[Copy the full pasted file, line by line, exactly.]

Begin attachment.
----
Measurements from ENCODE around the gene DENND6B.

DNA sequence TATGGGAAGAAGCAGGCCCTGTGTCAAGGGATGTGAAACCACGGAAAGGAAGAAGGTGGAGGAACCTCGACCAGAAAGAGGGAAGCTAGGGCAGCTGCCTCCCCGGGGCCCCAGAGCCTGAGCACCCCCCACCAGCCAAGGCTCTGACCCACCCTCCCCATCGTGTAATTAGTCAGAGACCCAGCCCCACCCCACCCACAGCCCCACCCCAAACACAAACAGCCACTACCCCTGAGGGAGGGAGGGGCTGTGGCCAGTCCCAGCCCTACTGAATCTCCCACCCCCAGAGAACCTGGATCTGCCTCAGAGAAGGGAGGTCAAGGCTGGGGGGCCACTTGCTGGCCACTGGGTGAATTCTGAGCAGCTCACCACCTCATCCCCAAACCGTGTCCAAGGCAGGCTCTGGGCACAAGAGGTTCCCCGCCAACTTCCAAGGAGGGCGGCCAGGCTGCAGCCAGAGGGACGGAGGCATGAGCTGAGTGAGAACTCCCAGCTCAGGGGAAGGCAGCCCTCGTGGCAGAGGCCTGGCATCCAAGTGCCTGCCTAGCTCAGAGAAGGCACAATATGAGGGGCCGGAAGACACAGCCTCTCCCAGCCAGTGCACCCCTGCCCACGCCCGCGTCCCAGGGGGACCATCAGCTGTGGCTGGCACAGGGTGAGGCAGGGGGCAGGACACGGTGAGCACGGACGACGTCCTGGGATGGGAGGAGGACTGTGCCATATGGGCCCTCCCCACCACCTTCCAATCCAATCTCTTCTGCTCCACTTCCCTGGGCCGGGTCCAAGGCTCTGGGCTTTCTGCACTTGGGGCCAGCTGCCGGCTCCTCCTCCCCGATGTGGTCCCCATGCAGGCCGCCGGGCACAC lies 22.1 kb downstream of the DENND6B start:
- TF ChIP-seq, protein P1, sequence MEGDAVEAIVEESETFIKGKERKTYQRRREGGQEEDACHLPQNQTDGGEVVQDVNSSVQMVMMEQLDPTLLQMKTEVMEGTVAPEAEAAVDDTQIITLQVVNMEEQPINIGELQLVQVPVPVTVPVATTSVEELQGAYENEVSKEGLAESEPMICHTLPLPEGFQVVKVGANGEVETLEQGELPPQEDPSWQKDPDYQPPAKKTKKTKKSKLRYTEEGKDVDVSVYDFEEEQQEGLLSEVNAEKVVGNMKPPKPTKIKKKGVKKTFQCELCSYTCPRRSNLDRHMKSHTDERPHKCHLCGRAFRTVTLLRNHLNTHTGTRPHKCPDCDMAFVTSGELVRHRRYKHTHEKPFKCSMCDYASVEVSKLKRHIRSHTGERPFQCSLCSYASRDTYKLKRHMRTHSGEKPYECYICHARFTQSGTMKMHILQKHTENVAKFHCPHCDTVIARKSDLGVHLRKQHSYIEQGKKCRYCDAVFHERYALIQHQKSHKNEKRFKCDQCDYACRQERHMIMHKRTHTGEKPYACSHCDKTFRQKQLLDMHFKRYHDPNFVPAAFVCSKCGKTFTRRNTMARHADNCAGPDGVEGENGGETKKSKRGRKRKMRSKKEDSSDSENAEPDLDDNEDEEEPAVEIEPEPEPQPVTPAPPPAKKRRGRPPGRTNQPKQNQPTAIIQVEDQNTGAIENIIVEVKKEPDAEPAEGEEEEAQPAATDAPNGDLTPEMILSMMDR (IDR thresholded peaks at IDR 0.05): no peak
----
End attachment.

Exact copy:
Measurements from ENCODE around the gene DENND6B.

DNA sequence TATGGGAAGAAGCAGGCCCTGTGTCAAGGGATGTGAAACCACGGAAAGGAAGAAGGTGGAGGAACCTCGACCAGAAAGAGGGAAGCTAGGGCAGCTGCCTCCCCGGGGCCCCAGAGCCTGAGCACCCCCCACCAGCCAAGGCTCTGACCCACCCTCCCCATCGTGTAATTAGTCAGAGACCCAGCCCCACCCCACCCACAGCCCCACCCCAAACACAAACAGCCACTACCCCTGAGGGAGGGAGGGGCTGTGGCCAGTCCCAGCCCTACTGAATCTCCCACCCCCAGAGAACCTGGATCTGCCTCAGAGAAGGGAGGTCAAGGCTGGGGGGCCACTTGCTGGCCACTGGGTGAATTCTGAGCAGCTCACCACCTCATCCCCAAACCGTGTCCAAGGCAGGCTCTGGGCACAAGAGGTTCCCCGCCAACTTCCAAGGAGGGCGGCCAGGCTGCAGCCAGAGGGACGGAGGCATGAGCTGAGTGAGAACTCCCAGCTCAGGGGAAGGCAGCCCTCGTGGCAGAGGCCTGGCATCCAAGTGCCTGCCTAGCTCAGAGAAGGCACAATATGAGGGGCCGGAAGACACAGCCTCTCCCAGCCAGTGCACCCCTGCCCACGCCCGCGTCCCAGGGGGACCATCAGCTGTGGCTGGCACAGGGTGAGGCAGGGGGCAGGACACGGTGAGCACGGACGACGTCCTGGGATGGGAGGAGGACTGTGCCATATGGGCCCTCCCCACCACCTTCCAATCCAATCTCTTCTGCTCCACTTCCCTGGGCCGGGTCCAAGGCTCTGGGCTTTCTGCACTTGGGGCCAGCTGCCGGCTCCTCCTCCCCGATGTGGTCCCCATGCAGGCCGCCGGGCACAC lies 22.1 kb downstream of the DENND6B start:
- TF ChIP-seq, protein P1, sequence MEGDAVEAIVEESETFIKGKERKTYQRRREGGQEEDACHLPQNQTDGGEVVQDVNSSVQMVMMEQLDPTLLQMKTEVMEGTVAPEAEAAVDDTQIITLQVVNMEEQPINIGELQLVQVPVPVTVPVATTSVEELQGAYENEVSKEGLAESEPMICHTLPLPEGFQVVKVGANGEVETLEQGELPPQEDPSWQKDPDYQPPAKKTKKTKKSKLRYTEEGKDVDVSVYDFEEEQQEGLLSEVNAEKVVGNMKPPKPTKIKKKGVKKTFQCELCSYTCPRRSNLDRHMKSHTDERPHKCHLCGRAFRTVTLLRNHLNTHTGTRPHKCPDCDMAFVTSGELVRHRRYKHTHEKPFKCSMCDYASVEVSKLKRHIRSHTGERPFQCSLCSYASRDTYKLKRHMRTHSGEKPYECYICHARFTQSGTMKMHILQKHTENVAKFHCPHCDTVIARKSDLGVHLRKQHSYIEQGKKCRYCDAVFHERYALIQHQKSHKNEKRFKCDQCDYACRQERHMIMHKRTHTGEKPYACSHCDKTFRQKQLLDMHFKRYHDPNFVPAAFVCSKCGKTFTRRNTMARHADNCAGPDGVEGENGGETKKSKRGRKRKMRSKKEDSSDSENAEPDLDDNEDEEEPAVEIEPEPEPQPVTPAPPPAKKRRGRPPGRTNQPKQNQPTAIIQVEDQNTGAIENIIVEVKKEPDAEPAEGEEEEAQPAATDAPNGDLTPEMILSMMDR (IDR thresholded peaks at IDR 0.05): no peak